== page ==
I wrote about this show when it first opened in November, but last Sunday, I was in San Francisco for a show I was in at the Bedford Gallery and went to see it. First of all, the museum itself, situated in Golden Gate Park, is architecturally unique and beautiful, in a brutalist Whitney sort of way. The café (which has a great menu faces a serene sculpture garden)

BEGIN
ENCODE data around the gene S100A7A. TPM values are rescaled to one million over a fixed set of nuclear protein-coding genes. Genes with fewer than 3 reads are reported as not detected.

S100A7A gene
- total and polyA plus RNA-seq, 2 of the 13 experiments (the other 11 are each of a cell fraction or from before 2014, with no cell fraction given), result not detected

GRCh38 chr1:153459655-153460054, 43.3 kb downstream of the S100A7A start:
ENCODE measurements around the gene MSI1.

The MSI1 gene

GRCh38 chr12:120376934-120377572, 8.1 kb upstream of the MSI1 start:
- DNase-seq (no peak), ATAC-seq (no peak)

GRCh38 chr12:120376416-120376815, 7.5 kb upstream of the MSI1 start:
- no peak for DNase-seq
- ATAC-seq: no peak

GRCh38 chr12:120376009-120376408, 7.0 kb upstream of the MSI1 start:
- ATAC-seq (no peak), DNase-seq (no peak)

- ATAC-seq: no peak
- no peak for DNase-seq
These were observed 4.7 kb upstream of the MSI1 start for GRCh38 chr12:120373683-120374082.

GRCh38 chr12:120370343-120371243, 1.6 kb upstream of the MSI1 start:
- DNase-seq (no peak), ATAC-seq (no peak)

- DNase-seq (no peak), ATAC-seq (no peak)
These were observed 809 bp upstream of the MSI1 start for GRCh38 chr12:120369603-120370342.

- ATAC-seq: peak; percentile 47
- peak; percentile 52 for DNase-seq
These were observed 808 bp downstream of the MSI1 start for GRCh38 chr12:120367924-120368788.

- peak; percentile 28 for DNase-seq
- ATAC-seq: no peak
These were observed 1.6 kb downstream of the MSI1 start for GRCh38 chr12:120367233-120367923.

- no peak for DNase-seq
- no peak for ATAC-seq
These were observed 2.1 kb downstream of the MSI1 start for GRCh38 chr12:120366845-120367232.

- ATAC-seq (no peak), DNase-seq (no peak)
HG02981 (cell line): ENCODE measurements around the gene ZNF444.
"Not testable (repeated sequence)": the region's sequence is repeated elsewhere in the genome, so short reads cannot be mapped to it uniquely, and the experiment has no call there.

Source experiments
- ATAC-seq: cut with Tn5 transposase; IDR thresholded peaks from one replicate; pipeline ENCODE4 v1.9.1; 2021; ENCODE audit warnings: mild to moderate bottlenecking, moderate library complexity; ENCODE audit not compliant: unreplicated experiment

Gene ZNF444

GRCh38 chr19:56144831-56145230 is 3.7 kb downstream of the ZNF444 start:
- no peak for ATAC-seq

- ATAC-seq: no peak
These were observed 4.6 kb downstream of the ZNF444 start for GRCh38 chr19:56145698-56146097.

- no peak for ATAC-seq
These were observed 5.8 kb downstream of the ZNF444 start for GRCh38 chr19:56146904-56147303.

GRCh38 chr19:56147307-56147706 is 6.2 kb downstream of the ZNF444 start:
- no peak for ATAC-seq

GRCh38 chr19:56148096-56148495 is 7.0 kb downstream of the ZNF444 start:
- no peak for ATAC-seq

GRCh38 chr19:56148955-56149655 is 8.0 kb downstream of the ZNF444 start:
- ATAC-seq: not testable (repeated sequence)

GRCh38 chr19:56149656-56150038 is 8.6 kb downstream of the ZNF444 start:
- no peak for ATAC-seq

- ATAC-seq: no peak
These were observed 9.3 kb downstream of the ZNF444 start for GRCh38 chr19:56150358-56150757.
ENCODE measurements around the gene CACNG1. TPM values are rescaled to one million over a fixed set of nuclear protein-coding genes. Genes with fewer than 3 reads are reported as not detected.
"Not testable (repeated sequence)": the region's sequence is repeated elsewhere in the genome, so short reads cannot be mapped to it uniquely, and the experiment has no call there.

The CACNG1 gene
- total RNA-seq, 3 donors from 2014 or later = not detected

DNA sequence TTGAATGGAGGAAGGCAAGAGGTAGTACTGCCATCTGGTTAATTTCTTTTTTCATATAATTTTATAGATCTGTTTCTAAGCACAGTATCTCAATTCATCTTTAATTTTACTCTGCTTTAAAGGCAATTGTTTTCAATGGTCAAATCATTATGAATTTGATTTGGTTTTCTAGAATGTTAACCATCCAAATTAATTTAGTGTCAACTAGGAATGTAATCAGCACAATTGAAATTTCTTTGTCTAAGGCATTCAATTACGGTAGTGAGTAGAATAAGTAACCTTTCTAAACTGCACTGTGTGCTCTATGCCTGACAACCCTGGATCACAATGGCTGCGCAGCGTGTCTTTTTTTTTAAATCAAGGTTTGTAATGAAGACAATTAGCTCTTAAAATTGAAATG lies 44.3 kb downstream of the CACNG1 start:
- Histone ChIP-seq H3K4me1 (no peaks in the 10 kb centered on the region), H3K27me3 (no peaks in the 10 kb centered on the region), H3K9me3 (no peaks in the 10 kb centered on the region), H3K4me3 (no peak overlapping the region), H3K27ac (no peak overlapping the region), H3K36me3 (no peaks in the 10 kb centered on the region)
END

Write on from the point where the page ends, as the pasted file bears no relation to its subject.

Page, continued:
Seeing your late friend’s big museum show is weird, exciting, impressive, sad, inspiring… a whole range of thoughts and feelings came over me. I tend to go through a show pretty quickly and then go back through the galleries two more times. You can see here, it’s a big show and I’ve only included maybe a quarter of the work. One of the things I realized while looking at this huge body of varied work was that Keith had really mastered many levels making art. He was talented, no doubt and like his idol and friend, Andy Warhol, he could really draw. He was an accomplished draftsman and he instinctively understood color and form. He had ideas he could articulate visually, and among other things he knew exactly how to present a piece so it had “wall appeal”. Not a lot of artists of our generation know how to to do that at quite the level he did. Finally, he was ambitious and wanted to be known. He stood in front of his work and knew that if HE was famous, his work would be seen. Fame is a LOT of real work and also like Andy, he came from a working class background and wasn’t afraid to actually get his hands dirty. But like a ballet dancer, he made it all looks effortless and included the viewer in the process. In shooting these pictures, I also included people looking at the work and I snapped of a young man that, at the time, I barely clocked in my peripheral vision. But looking back now, in the next to the last shot, you can see he looks an awful lot like a sweet boy named Keith that I met a long time ago. The day the show closes, February 16th, is the 25th anniversary of his death when he was just 31. If look at the last image, you’ll see a guy who made quite an impact in just one decade –and he continues to inspire and provoke thought. Good job, Keith.